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I would like to build a Yagi antenna for my Baofeng UV-5R, but I'm a total newbie when it comes to amateur radios. The antenna will be for UHF and shouldn't be too long (like 1.5 meters max).

So my questions are: how many elements should I use? I'm little bit worried about Baofeng getting overloaded, I don't want to build an antenna that won't be usable with the Baofeng.

How exactly do you connect it to the Baofeng?

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    $\begingroup$ the larger elements of your yagi will be roughly half a wavelength – at UHF, that'll be in the order of half a meter. You'd connect that antenna with a coax cable to the antenna port of your radio. $\endgroup$ – Marcus Müller Sep 29 at 11:11
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    $\begingroup$ There's a lot of yagi online calculators (example), and your dimensional requirements indicate you'd have at most 5 element yagi at 145 MHz. $\endgroup$ – Marcus Müller Sep 29 at 11:18
  • $\begingroup$ Related question and answers here. $\endgroup$ – Mike Waters Oct 4 at 1:38
  • $\begingroup$ I slightly edited the title of your question. If what I did is not acceptable to you, feel free to change it. $\endgroup$ – Mike Waters Oct 4 at 1:45
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From personal experience UV-5R doesn't work well with external antennas. I'm not sure what is the reason, but from what I know it has something to do with the fact that most of RF part of this radio is implemented in one chip.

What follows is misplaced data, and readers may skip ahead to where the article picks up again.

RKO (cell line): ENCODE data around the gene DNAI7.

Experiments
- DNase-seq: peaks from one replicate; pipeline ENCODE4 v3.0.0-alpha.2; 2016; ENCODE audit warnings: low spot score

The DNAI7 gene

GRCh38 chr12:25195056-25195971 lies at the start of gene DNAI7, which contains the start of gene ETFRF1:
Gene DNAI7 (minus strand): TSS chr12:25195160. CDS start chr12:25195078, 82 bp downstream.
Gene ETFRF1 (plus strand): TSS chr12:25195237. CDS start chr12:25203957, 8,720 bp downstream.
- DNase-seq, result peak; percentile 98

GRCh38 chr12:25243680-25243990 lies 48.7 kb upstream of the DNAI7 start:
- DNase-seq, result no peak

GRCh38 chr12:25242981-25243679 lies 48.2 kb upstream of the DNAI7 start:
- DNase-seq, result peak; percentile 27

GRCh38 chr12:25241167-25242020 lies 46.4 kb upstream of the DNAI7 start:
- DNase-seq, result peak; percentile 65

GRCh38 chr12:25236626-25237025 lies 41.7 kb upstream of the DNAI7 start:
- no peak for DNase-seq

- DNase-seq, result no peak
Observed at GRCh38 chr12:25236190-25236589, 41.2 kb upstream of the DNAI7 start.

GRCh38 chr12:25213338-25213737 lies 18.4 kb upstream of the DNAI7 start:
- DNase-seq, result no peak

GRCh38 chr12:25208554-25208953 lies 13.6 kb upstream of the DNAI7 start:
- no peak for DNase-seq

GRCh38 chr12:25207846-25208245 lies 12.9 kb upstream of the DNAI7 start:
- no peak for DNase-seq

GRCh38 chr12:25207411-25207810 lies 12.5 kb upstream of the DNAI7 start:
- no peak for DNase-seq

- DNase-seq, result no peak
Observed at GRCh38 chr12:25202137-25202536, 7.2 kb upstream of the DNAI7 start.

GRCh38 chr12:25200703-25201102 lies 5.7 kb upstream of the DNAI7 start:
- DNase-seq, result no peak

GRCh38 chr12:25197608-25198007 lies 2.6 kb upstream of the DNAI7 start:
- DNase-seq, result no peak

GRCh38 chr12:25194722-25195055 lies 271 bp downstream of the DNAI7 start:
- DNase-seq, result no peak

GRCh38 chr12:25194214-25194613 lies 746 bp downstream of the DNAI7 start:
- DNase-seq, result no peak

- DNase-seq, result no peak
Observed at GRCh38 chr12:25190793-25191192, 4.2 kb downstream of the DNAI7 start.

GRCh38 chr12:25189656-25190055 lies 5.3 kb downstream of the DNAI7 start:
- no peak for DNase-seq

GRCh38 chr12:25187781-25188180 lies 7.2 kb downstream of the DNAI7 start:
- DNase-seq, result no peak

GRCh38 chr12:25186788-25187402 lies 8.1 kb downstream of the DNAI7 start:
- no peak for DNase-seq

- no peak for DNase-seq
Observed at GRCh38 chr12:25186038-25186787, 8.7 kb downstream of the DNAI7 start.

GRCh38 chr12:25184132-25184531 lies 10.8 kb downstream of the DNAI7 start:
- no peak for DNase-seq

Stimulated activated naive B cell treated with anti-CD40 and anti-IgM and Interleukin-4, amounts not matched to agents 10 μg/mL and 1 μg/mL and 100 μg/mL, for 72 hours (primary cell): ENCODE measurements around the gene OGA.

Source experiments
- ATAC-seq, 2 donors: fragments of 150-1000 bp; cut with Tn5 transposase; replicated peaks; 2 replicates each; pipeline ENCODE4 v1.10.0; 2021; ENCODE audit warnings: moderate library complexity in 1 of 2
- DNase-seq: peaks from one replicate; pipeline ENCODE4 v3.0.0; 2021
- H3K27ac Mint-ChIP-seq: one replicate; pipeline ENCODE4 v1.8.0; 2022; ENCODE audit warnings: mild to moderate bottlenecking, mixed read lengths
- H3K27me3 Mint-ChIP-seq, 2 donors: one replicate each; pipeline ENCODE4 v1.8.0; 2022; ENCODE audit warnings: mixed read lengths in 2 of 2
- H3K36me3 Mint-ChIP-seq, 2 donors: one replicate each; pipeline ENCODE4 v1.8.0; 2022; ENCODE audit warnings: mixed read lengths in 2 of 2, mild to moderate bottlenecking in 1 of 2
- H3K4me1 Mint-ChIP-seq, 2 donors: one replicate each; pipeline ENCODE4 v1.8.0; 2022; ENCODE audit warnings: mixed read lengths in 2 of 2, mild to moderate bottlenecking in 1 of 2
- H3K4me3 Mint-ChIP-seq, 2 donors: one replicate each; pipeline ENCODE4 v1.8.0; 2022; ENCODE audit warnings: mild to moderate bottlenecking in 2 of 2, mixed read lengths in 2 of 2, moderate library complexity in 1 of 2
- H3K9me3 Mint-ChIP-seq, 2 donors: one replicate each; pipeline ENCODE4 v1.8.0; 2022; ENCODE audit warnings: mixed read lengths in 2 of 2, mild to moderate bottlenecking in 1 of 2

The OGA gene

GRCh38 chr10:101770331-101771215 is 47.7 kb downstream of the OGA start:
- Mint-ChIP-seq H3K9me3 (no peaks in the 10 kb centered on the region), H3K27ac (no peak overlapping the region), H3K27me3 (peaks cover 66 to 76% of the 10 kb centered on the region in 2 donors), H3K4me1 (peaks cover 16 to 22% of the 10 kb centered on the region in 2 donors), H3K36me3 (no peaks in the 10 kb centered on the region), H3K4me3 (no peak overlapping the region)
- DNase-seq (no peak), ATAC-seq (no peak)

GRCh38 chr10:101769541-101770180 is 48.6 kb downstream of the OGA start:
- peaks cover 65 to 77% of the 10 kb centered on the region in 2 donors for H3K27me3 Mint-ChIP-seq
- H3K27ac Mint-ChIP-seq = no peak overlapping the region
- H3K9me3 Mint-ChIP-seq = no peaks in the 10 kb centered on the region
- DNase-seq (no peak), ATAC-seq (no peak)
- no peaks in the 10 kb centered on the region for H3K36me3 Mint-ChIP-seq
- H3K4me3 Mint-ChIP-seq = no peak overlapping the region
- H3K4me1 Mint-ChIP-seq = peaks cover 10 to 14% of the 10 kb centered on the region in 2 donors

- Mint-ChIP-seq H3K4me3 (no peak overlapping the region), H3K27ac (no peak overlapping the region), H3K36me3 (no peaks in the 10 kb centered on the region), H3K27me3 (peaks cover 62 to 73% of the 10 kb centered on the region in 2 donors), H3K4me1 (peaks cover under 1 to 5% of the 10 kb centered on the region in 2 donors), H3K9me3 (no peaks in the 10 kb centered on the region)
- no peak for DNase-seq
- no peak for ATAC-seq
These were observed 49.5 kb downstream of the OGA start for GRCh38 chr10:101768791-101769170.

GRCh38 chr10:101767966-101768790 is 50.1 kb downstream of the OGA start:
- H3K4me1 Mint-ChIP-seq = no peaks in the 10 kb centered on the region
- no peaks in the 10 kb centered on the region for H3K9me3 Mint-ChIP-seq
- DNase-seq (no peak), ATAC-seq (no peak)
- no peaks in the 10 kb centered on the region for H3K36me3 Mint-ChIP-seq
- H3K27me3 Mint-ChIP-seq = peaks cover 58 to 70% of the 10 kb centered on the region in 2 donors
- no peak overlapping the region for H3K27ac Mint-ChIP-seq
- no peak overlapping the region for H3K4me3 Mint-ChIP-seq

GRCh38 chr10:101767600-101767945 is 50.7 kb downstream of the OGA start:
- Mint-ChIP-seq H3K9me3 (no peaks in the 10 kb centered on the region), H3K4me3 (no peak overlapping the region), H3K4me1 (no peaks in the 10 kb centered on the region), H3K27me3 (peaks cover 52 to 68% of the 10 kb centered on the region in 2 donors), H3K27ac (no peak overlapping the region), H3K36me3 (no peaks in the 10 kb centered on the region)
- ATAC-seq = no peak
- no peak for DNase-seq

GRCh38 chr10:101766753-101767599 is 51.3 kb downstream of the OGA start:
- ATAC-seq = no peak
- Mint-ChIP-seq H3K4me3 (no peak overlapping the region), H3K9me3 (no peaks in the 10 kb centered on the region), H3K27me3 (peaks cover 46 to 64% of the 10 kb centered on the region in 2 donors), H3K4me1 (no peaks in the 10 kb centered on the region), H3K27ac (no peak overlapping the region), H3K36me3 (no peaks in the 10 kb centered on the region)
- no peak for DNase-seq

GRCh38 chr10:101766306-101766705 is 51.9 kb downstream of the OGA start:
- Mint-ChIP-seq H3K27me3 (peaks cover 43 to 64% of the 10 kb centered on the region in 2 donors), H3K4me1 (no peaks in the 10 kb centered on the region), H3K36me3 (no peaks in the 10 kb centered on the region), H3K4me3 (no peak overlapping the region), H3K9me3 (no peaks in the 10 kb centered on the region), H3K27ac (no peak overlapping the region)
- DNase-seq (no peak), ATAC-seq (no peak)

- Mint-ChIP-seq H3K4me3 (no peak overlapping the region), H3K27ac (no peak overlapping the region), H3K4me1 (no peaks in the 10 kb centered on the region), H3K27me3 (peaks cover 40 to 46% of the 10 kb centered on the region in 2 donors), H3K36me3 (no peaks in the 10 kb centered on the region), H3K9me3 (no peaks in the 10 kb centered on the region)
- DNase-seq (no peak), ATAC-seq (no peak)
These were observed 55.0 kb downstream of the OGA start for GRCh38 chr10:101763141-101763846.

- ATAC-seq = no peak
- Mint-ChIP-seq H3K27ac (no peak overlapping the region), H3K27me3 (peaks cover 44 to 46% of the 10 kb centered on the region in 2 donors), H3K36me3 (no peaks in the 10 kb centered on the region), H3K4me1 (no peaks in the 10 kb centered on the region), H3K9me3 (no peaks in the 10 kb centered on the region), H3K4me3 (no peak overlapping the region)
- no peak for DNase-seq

I have an experience of using a 3 element yagi with another 5W radio, Kenwood TH-D72A. 3 elements for 2m band and 5 elements for 70cm band is enough for making SAT QSOs. Kenwood TH-D72A is a little difficult to find these days, also this is not the cheapest radio. Something like Yaesu FT-60R or Yaesu FT-65R should work well with a yagi antenna, are not too expensive an are easy to find.

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  • $\begingroup$ This sounds like the outer shell of the antenna connector is not grounded. If so, then hand capacitance must be the "ground". Rats, I was looking forward to using an external antenna myself. $\endgroup$ – Mike Waters Oct 4 at 1:25
  • $\begingroup$ The output of a friend's UV-5R into a 50$\Omega$ dummy load met specifications. Why would a 50$\Omega$ antenna not behave the same? $\endgroup$ – Brian K1LI Oct 22 at 16:16
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The yagi will not hurt your radio if it is made for the right frequency. I would recommend making a small 3 element yagi that you hold in your hand.

You remove the antenna that comes with the radio and then plug a cable in. The other end of the cable goes to the Yagi.

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  • $\begingroup$ This is likely a good answer, provided that Aleksander is mistaken. Unless someone else comes along with a different personal experience, I tend to believe that he is right. $\endgroup$ – Mike Waters Oct 4 at 1:32
  • $\begingroup$ Some baofengs have been reported to have poor front end filters. Those radios might be helped by a narrow band antenna, but will be hurt by a wideband antenna with high gain. So it could go either way, depending on how you build the antenna. Rumor is that their filters are getting better. $\endgroup$ – user10489 Oct 4 at 4:15
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The antenna on this page seems doable and does not appear to require soldering.

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    $\begingroup$ Please add enough information in your answer to answer the question. Links are good, but an answer should remain useful even if the links break. $\endgroup$ – Kevin Reid AG6YO Nov 6 at 22:14
  • $\begingroup$ OK, will do. Thank you. $\endgroup$ – BM2NHC Nov 6 at 22:18

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